Holiday travel currents show demographic shifts

By Tom Baxter

We’ve come to the end of that season when Hartsfield-Jackson is its most frenetic, as a multitude of travelers head to wherever they call home, for whatever holidays they celebrate. As the New York Times documented in a recent story based on its analysis of census data, the currents of that annual migration have changed.

In the past, going “home for the holidays” has most often meant a trip back South to one’s state of origin, by people who had found jobs in the Northeast, the Midwest or the West. As cities like Atlanta, Charlotte and Nashville have grown, the prevailing holiday current has changed. Now there are more adopted Southerners heading back to their family homes in the Northeast, the Midwest and the West.

In 1980, 69 percent of all the people born in Georgia still lived here, compared to 80 percent of the people born in California who still lived in their home state. By 2012, the two states were tied at 75 percent. Georgia’s retention rate ranks fourth in the country.

In most cases, people leave their state of origin because there are economic opportunities elsewhere they can’t find at home. These census numbers don’t reflect Georgia’s high unemployment rate since 2012, but they show the impact of decades of job growth in the Southeast.

The demographic numbers reflect important shifts within the region as well. Until the mid-1990s, the state which accounted for the largest number of newcomers to Georgia was Alabama. It has since been overtaken by Florida and New York. Much of Georgia’s improvement in retention is due to the exchange with its immediate neighbors. In 1960, 9 percent of native-born Georgians lived in Florida. By 2012 that number was down to 5 percent.

Until the mid-1970s, following the very last heaves of the old industrial belt, Tennessee sent more of its native-born to Michigan than any other state. Today more native-born Tennesseans live in Georgia, followed by Texas and then Michigan.

There are, of course, a lot of holiday trails. I have friends and family who have made a number of variations. One who comes to mind spent most of his career in the Midwest and California, where he retired. Looking for a less expensive lifestyle he moved back South, thought better of it, and is back in California. Every fall he makes an extended, football-centered, Southern tour.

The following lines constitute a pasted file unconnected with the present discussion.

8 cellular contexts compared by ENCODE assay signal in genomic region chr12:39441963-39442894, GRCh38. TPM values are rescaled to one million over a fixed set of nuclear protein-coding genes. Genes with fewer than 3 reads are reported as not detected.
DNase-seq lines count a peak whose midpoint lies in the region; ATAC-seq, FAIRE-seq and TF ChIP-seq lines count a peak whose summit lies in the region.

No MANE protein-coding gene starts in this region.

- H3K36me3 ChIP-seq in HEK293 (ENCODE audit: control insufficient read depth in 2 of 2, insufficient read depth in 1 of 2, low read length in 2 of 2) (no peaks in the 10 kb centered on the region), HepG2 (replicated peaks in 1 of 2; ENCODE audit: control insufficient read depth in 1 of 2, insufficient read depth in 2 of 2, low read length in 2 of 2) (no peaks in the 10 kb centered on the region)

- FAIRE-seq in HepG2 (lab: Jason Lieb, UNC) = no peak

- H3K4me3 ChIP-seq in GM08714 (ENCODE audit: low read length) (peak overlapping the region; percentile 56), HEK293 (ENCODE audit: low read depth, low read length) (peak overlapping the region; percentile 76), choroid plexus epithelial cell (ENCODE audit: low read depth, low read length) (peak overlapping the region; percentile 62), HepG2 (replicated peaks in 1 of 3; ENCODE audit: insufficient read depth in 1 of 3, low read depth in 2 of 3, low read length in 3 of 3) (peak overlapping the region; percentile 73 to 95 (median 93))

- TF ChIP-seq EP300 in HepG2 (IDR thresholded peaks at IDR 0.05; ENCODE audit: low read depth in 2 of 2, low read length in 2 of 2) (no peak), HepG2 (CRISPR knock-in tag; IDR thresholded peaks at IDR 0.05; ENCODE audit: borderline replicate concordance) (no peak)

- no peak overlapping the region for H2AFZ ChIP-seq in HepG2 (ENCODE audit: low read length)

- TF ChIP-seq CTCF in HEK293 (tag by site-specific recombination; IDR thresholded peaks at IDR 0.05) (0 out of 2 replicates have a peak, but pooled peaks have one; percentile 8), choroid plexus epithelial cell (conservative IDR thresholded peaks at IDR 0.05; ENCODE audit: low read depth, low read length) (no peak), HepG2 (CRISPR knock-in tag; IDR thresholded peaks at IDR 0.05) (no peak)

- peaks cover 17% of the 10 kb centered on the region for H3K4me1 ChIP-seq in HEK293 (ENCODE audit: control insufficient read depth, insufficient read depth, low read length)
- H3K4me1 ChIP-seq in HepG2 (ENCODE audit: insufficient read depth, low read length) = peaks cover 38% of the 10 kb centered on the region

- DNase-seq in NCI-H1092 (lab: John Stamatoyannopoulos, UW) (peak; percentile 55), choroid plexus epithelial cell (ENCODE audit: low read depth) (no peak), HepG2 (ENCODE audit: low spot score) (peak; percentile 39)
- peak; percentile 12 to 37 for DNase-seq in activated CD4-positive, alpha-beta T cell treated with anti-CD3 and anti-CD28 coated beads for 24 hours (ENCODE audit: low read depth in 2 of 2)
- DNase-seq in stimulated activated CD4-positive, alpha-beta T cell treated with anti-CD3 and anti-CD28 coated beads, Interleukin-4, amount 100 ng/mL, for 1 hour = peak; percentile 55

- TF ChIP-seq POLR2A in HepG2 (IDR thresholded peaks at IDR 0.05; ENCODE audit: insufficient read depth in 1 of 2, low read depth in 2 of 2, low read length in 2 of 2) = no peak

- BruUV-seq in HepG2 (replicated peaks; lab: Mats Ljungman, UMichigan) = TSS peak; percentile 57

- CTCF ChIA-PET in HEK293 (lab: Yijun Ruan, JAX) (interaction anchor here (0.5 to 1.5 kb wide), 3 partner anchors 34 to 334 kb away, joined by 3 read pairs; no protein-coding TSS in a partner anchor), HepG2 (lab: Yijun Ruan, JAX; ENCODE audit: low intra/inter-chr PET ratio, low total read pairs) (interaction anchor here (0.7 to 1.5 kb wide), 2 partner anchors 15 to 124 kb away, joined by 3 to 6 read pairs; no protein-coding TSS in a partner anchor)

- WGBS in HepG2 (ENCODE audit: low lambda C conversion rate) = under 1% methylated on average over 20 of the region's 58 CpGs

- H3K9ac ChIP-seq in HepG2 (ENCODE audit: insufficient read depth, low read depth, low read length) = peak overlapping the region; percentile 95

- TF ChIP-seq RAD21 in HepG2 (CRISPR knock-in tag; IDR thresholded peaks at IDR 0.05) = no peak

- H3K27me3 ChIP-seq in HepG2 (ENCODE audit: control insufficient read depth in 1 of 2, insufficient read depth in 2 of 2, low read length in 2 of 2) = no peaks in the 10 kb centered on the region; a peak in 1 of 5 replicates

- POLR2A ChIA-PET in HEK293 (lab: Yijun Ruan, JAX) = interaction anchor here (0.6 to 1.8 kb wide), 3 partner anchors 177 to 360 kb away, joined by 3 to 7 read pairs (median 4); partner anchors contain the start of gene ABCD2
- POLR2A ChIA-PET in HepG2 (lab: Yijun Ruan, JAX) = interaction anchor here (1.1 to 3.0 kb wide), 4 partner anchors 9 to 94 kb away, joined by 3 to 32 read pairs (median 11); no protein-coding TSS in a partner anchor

Another recently relocated to his home state of Ohio after more than two decades in the South. The cold is an adjustment, but he’s found the prices are much cheaper. And with a son still living in the Atlanta area, he has a reason to visit his adopted, now former home.

People don’t always go back to the place of their birth, and as the world gets more complicated we’ll likely find the holiday travel patterns following suit. This year’s surge of adopted Southerners, returning to Chicago, Boston or Phoenix for the holidays reflects a mobile economy that can change quickly as opportunities emerge in new places.

The biggest change in the makeup of adopted Georgians in the past few decades has been among those who might have to travel much further than Los Angeles to make it home for the holidays. In 1980 2 percent of people then living in the state came from outside the United States; today that number is 11 percent. That’s as many as all the newcomers from the other Southern states, excepting Florida.

One of the striking things that emerges when you put together these state-by-state diasporas over time is that the age of newcomers to the South seems to be tilting upward, perhaps reflecting not only sun and low tax-seeking retirees, but professionals coming here in late-career moves. How these newcomers relate to those from outside the United States is one of several interesting questions posed by these always-shifting patterns.

Tom Baxter has written about politics and the South for more than four decades. He was national editor and chief political correspondent at the Atlanta Journal-Constitution, and later edited The Southern Political Report, an online publication, for four years. Tom was the consultant for the 2008 election night coverage sponsored jointly by Current TV, Digg and Twitter, and a 2011 fellow at the Robert J. Dole Institute of Politics at the University of Kansas. He has written about the impact of Georgia’s and Alabama's immigration laws in reports for the Center for American Progress. Tom and his wife, Lili, have three adult children and seven grandchildren.

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